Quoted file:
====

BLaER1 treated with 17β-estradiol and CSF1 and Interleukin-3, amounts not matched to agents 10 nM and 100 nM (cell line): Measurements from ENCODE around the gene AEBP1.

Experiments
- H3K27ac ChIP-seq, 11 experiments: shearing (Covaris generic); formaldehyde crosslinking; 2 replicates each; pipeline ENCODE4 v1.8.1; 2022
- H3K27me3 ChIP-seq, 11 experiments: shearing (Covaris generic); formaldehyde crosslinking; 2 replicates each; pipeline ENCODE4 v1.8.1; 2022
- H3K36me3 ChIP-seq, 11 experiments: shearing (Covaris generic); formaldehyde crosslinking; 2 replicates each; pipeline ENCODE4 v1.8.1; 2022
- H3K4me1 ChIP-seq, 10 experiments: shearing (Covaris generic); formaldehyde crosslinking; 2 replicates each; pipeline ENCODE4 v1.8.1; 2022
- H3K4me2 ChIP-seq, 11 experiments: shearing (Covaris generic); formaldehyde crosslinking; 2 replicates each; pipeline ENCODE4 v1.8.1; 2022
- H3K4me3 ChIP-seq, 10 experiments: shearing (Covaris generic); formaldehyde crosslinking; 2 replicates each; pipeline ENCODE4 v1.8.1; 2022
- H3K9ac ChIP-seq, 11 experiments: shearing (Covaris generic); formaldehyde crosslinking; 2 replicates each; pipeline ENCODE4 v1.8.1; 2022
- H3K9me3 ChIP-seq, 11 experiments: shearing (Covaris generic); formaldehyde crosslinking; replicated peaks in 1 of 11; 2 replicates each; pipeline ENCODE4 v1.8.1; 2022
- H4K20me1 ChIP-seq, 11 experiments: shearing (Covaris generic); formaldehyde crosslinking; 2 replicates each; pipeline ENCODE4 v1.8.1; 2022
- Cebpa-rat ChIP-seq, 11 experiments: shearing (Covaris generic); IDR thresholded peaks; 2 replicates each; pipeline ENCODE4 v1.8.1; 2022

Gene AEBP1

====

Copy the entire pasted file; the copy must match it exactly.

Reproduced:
BLaER1 treated with 17β-estradiol and CSF1 and Interleukin-3, amounts not matched to agents 10 nM and 100 nM (cell line): Measurements from ENCODE around the gene AEBP1.

Experiments
- H3K27ac ChIP-seq, 11 experiments: shearing (Covaris generic); formaldehyde crosslinking; 2 replicates each; pipeline ENCODE4 v1.8.1; 2022
- H3K27me3 ChIP-seq, 11 experiments: shearing (Covaris generic); formaldehyde crosslinking; 2 replicates each; pipeline ENCODE4 v1.8.1; 2022
- H3K36me3 ChIP-seq, 11 experiments: shearing (Covaris generic); formaldehyde crosslinking; 2 replicates each; pipeline ENCODE4 v1.8.1; 2022
- H3K4me1 ChIP-seq, 10 experiments: shearing (Covaris generic); formaldehyde crosslinking; 2 replicates each; pipeline ENCODE4 v1.8.1; 2022
- H3K4me2 ChIP-seq, 11 experiments: shearing (Covaris generic); formaldehyde crosslinking; 2 replicates each; pipeline ENCODE4 v1.8.1; 2022
- H3K4me3 ChIP-seq, 10 experiments: shearing (Covaris generic); formaldehyde crosslinking; 2 replicates each; pipeline ENCODE4 v1.8.1; 2022
- H3K9ac ChIP-seq, 11 experiments: shearing (Covaris generic); formaldehyde crosslinking; 2 replicates each; pipeline ENCODE4 v1.8.1; 2022
- H3K9me3 ChIP-seq, 11 experiments: shearing (Covaris generic); formaldehyde crosslinking; replicated peaks in 1 of 11; 2 replicates each; pipeline ENCODE4 v1.8.1; 2022
- H4K20me1 ChIP-seq, 11 experiments: shearing (Covaris generic); formaldehyde crosslinking; 2 replicates each; pipeline ENCODE4 v1.8.1; 2022
- Cebpa-rat ChIP-seq, 11 experiments: shearing (Covaris generic); IDR thresholded peaks; 2 replicates each; pipeline ENCODE4 v1.8.1; 2022

Gene AEBP1